In a particular embodiment, the superior component 1200 includes a superior support plate 1202 that has a superior articular surface 1204 and a superior bearing surface 1206. In a particular embodiment, the superior articular surface 1204 can be substantially flat and the superior bearing surface 1206 can be generally curved. In an alternative embodiment, at least a portion of the superior articular surface 1204 can be generally curved and the superior bearing surface 1206 can be substantially flat.

In a particular embodiment, after installation, the superior bearing surface 1206 can be in direct contact with vertebral bone, e.g., cortical bone and cancellous bone. Further, the superior bearing surface 1206 can be coated with a bone-growth promoting substance, e.g., a hydroxyapatite coating formed of calcium phosphate. In a particular embodiment, the superior bearing surface 1206 does not include proteins, e.g., bone morphogenetic protein (BMP). Additionally, the superior bearing surface 1206 can be roughened prior to being coated with the bone-growth promoting substance to further enhance bone on-growth or in-growth. In a particular embodiment, the roughening process can include acid etching; knurling; application of a bead coating (porous or non-porous), e.g., cobalt chrome beads; application of a roughening spray, e.g., titanium plasma spray (TPS); laser blasting; or any other similar process or method.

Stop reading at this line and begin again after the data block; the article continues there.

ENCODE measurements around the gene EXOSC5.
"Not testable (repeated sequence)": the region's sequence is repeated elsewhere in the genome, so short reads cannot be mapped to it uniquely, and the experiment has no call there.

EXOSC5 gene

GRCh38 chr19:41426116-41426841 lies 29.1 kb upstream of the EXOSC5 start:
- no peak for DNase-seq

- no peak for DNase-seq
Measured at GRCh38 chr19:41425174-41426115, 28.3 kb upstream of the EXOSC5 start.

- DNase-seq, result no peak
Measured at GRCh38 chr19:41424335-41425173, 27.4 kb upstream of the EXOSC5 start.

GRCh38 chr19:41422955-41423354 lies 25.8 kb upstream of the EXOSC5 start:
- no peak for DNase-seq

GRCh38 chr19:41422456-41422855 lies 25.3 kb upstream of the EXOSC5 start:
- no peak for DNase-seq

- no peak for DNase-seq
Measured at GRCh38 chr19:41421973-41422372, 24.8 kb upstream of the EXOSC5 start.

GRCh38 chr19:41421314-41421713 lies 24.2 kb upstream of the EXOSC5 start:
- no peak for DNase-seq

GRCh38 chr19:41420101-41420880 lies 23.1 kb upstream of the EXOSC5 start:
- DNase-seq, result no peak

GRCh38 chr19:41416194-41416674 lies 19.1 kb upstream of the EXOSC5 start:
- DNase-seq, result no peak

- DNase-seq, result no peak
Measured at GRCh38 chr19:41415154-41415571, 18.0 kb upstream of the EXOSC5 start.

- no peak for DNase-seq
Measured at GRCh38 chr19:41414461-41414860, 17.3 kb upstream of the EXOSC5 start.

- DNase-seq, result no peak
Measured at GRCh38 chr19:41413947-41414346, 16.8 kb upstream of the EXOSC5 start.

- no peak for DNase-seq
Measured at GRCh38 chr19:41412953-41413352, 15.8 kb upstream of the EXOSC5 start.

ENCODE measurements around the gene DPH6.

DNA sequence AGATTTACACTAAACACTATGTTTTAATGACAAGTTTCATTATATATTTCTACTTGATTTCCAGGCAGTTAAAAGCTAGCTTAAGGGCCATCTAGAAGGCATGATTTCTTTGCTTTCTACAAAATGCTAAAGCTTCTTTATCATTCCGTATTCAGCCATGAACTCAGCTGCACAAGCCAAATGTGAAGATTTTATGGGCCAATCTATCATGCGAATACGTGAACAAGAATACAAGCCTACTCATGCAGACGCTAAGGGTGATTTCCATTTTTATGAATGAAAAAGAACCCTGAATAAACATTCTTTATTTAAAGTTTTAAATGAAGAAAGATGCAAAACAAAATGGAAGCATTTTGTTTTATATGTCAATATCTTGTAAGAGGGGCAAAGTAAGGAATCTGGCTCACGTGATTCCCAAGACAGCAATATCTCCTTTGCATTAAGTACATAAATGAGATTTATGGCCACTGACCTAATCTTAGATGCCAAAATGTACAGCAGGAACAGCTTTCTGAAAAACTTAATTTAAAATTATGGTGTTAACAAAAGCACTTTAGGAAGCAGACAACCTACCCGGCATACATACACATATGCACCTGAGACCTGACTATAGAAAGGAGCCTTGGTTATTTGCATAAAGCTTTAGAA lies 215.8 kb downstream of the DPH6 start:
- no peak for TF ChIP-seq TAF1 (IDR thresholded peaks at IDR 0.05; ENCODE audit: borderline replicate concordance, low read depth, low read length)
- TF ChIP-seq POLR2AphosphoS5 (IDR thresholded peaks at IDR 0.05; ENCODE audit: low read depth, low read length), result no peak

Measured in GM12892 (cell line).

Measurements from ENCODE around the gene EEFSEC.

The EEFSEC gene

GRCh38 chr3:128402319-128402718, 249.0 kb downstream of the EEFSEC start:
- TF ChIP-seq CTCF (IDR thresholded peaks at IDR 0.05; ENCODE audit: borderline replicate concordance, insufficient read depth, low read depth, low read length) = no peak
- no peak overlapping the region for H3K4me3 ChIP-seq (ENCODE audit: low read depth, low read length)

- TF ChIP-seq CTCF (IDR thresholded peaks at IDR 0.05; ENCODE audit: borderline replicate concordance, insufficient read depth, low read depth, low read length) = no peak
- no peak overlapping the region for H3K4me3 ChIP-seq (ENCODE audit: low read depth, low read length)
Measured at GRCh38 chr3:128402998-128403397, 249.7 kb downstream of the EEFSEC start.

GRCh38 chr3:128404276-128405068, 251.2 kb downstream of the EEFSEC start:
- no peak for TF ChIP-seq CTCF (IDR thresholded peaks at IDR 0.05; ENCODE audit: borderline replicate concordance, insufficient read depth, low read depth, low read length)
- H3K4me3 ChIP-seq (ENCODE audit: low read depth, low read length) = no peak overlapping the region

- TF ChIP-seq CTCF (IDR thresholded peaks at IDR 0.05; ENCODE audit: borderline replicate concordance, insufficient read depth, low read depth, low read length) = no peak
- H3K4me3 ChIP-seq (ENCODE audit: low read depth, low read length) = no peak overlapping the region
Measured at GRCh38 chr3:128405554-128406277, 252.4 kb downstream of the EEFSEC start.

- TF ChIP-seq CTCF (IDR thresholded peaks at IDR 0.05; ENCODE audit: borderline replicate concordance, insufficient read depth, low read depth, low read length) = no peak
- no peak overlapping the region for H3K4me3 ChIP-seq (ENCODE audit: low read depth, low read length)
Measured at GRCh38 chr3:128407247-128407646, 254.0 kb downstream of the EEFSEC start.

As illustrated in FIG. 15, a superior depression 1208 is established within the superior articular surface 1204 of the superior support plate 1202. In a particular embodiment, the superior depression 1208 has an arcuate shape. For example, the superior depression 1208 can have a hemispherical shape, an elliptical shape, a cylindrical shape, or any combination thereof.

FIG. 11 through FIG. 15 indicate that the superior component 1200 can include a superior keel 1248 that extends from superior bearing surface 1206. During installation, described below, the superior keel 1248 can at least partially engage a keel groove that can be established within a cortical rim of a vertebra. Further, the superior keel 1248 can be coated with a bone-growth promoting substance, e.g., a hydroxyapatite coating formed of calcium phosphate. In a particular embodiment, the superior keel 1248 does not include proteins, e.g., bone morphogenetic protein (BMP). Additionally, the superior keel 1248 can be roughened prior to being coated with the bone-growth promoting substance to further enhance bone on-growth or in-growth. In a particular embodiment, the roughening process can include acid etching; knurling; application of a bead coating (porous or non-porous), e.g., cobalt chrome beads; application of a roughening spray, e.g., titanium plasma spray (TPS); laser blasting; or any other similar process or method.